Rapid prototyping of LKMs Configuring our Linux systems for loadable kernel modules

Rapid prototyping of LKMs
Configuring our Linux systems for
the quick creation and use of
loadable kernel modules
Fewer keystrokes?
• If you want to run a program you wrote
that resides in your current directory, you
normally have to type the full pathname:
$ ./myprog
• But you can adjust your logon-settings so
you won’t have to specify the directory:
$ myprog
• You just need to edit your ‘.bash_profile’
Environment variables
• You can view your present ‘environment’
using the ‘set’ command, like this:
$ set | more
• Look for the line that begins with ‘PATH=‘
• This line tells your command-shell (‘bash’)
which directories it should search to find a
program whose name you entered, so you
can add ‘.’ (the current directory) to PATH
The ‘PATH=‘ variable
• Your ‘PATH’ environment-variable gets
initialized each time you login
• Its value is setup by your ‘.bash_profile’
• This hidden file is your ‘home’ directrory
• You can view it using the ‘cat’ command:
• You can also edit it (e.g., with ‘vi’) – but be
very careful if you do so!
Including ‘.’ in your PATH
• If you want your command-shell to search
for programs in your current directory, you
can edit the ‘PATH=‘ line in .bash_profile
• Example: change the line that says
so that it looks like this:
Notice: ‘$HOME/bin’
• You can create a new subdirectoy (named
‘bin’) in your home directory, and use it as
a place to put your often-used programs
(such as tools like ‘newmod’ and ‘mmake’)
• Then, after you execute the ‘.bash_profile’
script, you can run those programs from
any directory, without having to type a full
pathname -- ‘bash’ will now find them!
A word about ‘wizards’
We will be writing lots of modules
We can ‘automate’ the boilerplate
We should write a ‘wizard’ program
It will save us LOTS of time!
Our ‘newmod’ example
• The ‘newmod.cpp’ application creates the
bare minimum of module source-code
• It’s an example of a ‘wizard’ tool – but it’s
not as useful as it could be, since the code
it creates doesn’t really DO anything
• Tonight we learn to use a better ‘wizard’,
one that will prove very useful in studying
the way the new Linux kernel 2.6 works
Types of files
• UNIX systems implement ordinary files for
semi-permanent storage of programs/data
• But UNIX systems also implement several
kinds of ‘special’ files (such as device-files
and symbolic links) which enable users to
employ familiar commands and functions
(e.g., open(), read(), write(), and close())
when working with other kinds of objects
• Among the various types of ‘special’ files
are the so-called ‘pseudo’ files
• Unlike ordinary files which hold information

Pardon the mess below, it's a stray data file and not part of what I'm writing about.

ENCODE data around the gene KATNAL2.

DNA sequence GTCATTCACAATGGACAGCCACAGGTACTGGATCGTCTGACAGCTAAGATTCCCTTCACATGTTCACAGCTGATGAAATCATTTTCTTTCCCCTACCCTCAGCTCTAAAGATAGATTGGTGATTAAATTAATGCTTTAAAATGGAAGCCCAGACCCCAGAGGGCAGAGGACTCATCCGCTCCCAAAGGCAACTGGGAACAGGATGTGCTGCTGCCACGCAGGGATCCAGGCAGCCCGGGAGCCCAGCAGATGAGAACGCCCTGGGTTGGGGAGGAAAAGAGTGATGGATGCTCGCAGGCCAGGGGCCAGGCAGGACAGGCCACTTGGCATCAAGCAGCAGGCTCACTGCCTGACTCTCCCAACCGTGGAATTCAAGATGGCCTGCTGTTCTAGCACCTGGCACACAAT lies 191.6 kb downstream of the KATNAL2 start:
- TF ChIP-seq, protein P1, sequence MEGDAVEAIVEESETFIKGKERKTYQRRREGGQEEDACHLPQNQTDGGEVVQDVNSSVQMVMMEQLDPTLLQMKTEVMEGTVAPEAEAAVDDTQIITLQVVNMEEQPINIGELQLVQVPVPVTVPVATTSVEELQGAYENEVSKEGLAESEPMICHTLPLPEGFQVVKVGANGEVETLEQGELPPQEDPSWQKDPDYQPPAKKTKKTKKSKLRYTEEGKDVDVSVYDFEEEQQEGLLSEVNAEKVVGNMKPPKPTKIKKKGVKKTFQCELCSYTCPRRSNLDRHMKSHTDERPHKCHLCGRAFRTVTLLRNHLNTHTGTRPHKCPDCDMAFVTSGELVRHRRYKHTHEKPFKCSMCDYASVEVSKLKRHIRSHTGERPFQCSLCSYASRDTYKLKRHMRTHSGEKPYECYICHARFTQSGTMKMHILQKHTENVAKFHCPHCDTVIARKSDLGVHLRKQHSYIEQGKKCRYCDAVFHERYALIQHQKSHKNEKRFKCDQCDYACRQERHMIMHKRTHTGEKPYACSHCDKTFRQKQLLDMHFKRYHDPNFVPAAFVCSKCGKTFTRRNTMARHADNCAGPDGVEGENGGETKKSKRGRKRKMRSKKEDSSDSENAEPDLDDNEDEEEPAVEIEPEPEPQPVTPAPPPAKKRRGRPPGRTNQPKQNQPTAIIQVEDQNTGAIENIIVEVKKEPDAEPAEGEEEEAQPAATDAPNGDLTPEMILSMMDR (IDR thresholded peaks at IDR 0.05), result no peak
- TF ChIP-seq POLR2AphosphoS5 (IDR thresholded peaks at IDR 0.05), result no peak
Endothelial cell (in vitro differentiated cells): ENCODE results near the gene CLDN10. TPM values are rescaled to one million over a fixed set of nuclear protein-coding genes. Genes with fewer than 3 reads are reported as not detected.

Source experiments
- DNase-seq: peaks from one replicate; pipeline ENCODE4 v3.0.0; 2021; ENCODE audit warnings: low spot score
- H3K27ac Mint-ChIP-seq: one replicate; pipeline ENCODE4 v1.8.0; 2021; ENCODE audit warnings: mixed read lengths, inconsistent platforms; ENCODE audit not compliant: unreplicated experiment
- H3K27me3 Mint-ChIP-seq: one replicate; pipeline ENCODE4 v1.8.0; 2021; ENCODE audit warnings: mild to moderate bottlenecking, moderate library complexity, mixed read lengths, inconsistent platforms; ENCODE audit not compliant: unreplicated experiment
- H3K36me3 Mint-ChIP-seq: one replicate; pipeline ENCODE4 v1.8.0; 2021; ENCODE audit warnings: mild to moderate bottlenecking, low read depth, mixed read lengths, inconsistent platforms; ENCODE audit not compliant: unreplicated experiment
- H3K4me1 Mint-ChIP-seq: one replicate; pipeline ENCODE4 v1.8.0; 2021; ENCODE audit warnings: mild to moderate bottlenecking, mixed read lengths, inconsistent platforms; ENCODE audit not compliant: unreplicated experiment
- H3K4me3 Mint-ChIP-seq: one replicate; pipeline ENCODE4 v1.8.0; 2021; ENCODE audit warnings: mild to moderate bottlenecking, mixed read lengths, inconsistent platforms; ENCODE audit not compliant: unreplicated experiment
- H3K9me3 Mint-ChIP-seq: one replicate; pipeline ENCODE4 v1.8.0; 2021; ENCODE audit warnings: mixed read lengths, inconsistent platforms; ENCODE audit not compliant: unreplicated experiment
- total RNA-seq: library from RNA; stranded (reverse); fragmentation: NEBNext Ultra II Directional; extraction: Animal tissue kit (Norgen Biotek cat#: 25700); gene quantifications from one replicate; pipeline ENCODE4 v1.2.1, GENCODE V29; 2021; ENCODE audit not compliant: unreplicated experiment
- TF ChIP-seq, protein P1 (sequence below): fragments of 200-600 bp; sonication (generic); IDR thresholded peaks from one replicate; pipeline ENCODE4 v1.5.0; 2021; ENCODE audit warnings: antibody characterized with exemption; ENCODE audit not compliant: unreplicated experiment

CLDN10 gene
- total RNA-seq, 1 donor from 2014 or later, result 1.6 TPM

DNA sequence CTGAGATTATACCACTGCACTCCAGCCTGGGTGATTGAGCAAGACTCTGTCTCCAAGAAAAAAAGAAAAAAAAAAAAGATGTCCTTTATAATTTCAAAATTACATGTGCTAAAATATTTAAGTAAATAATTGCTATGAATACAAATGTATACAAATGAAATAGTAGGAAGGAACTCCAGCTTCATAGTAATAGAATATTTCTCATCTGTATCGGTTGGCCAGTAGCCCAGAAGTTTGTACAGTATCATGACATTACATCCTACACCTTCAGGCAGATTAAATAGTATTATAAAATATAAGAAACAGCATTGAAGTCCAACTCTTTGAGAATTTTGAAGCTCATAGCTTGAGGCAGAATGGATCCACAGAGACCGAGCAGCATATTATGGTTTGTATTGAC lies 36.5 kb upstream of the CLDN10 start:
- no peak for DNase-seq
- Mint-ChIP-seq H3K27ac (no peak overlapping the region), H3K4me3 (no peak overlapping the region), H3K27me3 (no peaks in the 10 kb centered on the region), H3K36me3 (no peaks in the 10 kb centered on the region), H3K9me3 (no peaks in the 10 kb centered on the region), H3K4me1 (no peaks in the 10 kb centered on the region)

that is ‘static’, the pseudo-files don’t ‘store’
any information at all – but they ‘produce’
information that is created dynamically at
the moment when they are being read
• Traditionally they’re known as ‘/proc’ files
Text in ‘/proc’ files
• Usually the data produced by reading from
a ‘/proc’ file consists of pure ASCII text (a
few exceptions exist, however)
• This means you can view the contents of a
‘/proc’ file without having to write a special
application program – just use ‘cat’!
• For example:
$ cat /proc/version
More ‘/proc’ examples
$ cat /proc/cpuinfo
$ cat /proc/modules
$ cat /proc/meminfo
$ cat /proc/iomem
$ cat /proc/devices
$ cat /proc/self/maps
[Read the ‘man-page’ for details: $ man proc
Create your own pseudo-files
• You can use our ‘newinfo.cpp’ wizard to
create ‘boilerplate’ code for a module that
will create a new pseudo-file when you
‘install’ the module into a running kernel
• The module’s ‘payload’ is a function that
will get called by the operating system if
an application tries to ‘read’ from that file
• The ‘get_info()’ function has full privileges!
An example: ‘jiffies.c’
• There is a volatile kernel variable (named
‘jiffies’) that keeps track of elapsed time
• It is used by the task-scheduler to decide
when to perform a task-switch
• It increments 100 times/sec (kernel 2.4)
• It’s normally inaccessible to user programs
• But we can create a ‘/proc’ file that will let
us view the ‘jiffies’ value at any moment
Edit the ‘get_info()’ function
Just replace the statement:
len += sprintf( buf+len, “%s\n”, modname );
with this statement:
len += sprintf( buf+len, “ jiffies = %d \n”, jiffies );
Compile and install the module, then type:
$ cat /proc/jiffies
In-class exercise #1
Try creating your own ‘jiffies’ pseudo-file
1) use ‘newinfo’ to build your ‘boilerplate’
2) edit one line in your module’s ‘get_info’
3) compile your module (using ‘mmake’)
4) install your ‘jiffies.ko’ kernel-object
5) use the ‘cat’ command to see jiffies
A more important example
Control Register Cr4
This Pentium register contains a collection of flag-bits which
enable or disable special architectural extensions to the CPU
(as documented in Intel’s Software Developer Manual, vol3)
movl %cr4, %ebx
# privileged instruction
Among the flag-bits in this register are two which affect how
the Pentium translatres virtual memory-address into physical
memory-addresses. We’ll need to know how these are set!
Our ‘cr4.c’ module
• We’ve written a module that will create a
pseudo-file (named ‘/proc/cr4’) that can let
us view the contents of Control Register 4
$ cat /proc/cr4
• You can download our module’s code from
the class website and try it out
• You can learn what all the flag-bits mean
by reading Intel’s Developer Manual online
In-class exercise #2
• Revise the source-code in the ‘cr4.c’ file so
that it will display the meanings of each
flag-bit in register CR4
• For example, your ‘/proc/cr4’ file should
print output that looks like this:
cr4 = 000006D0 PSE=1 PAE=0 VME=0
(but show ALL of the implemented bits)